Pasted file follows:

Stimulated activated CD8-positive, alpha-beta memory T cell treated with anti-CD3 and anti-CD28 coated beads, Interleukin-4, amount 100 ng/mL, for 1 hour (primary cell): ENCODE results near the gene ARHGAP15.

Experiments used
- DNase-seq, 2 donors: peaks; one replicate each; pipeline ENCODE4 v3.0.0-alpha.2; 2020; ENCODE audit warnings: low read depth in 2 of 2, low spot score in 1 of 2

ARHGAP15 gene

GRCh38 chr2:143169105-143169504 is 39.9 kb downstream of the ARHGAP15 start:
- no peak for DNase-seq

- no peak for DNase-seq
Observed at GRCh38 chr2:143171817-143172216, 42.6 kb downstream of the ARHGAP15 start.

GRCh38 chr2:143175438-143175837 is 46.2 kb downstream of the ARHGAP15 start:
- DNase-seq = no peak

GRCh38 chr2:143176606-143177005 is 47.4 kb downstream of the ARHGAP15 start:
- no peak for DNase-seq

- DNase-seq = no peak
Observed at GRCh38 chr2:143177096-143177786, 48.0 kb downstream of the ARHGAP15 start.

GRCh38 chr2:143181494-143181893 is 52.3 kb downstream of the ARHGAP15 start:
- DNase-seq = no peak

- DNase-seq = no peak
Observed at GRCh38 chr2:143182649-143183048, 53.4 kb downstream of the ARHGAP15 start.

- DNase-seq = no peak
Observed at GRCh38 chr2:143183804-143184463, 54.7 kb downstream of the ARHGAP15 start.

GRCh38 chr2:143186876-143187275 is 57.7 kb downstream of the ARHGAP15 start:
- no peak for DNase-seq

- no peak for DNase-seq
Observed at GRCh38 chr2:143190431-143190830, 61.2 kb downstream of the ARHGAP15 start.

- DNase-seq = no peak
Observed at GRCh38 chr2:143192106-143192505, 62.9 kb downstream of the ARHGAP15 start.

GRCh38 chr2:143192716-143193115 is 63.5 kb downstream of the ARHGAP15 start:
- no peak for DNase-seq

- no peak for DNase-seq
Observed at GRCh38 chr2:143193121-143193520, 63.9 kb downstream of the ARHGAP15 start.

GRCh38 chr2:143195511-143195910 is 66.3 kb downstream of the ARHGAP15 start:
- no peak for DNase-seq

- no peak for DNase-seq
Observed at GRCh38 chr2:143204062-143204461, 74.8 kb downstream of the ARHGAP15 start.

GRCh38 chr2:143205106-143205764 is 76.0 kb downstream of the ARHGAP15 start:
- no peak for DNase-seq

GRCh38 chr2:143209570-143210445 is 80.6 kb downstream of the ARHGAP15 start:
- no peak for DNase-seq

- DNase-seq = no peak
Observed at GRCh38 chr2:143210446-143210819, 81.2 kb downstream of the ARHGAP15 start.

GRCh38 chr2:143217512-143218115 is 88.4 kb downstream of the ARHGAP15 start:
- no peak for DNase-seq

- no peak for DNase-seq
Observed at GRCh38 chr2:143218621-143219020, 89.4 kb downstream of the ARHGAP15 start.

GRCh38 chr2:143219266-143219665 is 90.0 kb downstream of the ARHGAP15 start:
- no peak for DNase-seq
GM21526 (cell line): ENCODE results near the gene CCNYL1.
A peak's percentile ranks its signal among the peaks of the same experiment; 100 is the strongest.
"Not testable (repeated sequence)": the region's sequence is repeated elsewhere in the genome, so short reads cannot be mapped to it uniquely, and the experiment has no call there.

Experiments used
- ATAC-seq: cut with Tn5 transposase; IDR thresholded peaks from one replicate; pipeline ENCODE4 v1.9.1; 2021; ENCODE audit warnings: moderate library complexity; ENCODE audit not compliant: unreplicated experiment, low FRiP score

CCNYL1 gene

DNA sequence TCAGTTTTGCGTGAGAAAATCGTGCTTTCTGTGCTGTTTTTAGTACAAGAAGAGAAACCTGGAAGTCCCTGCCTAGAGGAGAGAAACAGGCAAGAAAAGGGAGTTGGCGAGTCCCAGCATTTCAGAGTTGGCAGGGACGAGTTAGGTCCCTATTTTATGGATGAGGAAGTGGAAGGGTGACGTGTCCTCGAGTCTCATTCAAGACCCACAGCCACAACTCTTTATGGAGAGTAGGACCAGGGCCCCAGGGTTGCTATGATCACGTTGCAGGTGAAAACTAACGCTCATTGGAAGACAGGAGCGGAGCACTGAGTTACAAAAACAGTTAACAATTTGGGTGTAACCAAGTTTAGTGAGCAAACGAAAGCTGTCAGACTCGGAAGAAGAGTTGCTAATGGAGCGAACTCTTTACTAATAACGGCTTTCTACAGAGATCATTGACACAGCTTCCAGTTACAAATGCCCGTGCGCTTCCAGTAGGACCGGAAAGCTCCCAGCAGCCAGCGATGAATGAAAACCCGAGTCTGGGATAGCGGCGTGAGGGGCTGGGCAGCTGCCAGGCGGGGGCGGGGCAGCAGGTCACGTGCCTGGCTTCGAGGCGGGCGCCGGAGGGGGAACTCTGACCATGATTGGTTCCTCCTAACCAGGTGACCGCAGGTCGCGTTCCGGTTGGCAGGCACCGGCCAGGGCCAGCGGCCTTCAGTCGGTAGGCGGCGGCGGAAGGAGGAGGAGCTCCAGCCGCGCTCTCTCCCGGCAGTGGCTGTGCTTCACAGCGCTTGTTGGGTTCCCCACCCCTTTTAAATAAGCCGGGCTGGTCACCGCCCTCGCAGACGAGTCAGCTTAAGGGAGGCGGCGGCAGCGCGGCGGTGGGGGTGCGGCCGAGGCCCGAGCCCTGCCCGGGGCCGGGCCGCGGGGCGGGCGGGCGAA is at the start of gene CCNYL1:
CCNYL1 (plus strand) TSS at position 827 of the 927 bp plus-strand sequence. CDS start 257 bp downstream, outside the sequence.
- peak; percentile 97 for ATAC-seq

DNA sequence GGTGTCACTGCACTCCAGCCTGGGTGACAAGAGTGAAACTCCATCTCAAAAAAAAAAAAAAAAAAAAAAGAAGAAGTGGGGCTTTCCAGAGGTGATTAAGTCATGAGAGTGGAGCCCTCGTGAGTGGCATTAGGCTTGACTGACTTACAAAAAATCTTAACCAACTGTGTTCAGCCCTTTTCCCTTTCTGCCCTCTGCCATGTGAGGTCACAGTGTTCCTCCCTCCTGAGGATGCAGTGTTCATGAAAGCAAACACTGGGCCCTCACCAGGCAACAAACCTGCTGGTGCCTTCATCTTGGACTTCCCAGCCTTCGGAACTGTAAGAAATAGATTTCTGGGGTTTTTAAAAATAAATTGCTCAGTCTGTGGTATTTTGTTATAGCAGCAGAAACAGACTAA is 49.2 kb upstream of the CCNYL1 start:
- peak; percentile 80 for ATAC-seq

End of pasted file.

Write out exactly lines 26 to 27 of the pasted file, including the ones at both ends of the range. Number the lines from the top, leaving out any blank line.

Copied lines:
Observed at GRCh38 chr2:143192106-143192505, 62.9 kb downstream of the ARHGAP15 start.

GRCh38 chr2:143192716-143193115 is 63.5 kb downstream of the ARHGAP15 start: